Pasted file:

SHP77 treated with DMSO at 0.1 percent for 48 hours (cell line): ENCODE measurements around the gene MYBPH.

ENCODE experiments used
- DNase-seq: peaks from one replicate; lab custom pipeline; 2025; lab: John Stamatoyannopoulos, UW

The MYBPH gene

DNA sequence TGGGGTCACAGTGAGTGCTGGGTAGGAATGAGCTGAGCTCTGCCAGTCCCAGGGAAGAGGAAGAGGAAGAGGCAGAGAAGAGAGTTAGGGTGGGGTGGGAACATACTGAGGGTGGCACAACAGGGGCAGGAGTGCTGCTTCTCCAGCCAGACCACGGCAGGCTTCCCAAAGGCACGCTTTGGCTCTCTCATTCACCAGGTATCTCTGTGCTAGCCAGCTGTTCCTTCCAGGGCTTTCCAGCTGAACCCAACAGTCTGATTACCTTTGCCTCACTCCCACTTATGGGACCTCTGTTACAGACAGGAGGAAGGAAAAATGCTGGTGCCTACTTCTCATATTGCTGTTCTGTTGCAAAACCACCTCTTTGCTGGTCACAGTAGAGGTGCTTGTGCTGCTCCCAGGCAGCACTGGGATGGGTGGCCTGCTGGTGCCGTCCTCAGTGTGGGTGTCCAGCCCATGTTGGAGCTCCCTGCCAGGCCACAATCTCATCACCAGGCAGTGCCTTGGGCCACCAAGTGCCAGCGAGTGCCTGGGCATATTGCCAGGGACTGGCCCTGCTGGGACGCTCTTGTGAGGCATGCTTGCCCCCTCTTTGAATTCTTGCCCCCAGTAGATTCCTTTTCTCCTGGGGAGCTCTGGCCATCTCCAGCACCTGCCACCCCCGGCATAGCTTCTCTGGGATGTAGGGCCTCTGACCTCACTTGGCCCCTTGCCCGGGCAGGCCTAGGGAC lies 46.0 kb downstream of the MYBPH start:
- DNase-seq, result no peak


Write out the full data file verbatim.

SHP77 treated with DMSO at 0.1 percent for 48 hours (cell line): ENCODE measurements around the gene MYBPH.

ENCODE experiments used
- DNase-seq: peaks from one replicate; lab custom pipeline; 2025; lab: John Stamatoyannopoulos, UW

The MYBPH gene

DNA sequence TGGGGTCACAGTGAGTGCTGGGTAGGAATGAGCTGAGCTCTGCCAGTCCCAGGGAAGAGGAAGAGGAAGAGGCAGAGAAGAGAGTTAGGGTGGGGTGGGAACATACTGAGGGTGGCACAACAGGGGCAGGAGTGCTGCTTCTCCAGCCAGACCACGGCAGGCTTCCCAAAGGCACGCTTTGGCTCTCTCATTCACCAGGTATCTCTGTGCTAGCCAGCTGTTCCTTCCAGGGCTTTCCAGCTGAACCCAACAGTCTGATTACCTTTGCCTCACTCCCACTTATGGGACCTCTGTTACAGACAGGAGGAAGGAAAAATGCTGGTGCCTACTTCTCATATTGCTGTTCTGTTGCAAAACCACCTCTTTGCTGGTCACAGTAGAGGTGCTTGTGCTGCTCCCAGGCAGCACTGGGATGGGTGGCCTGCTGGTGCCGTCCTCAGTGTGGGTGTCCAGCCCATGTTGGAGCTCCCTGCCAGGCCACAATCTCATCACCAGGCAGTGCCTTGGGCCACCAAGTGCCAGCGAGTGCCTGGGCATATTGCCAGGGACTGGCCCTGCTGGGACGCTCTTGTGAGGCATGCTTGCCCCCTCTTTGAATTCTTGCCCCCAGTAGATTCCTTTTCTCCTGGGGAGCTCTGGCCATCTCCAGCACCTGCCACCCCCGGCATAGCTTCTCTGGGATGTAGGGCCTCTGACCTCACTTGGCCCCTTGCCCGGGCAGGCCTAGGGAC lies 46.0 kb downstream of the MYBPH start:
- DNase-seq, result no peak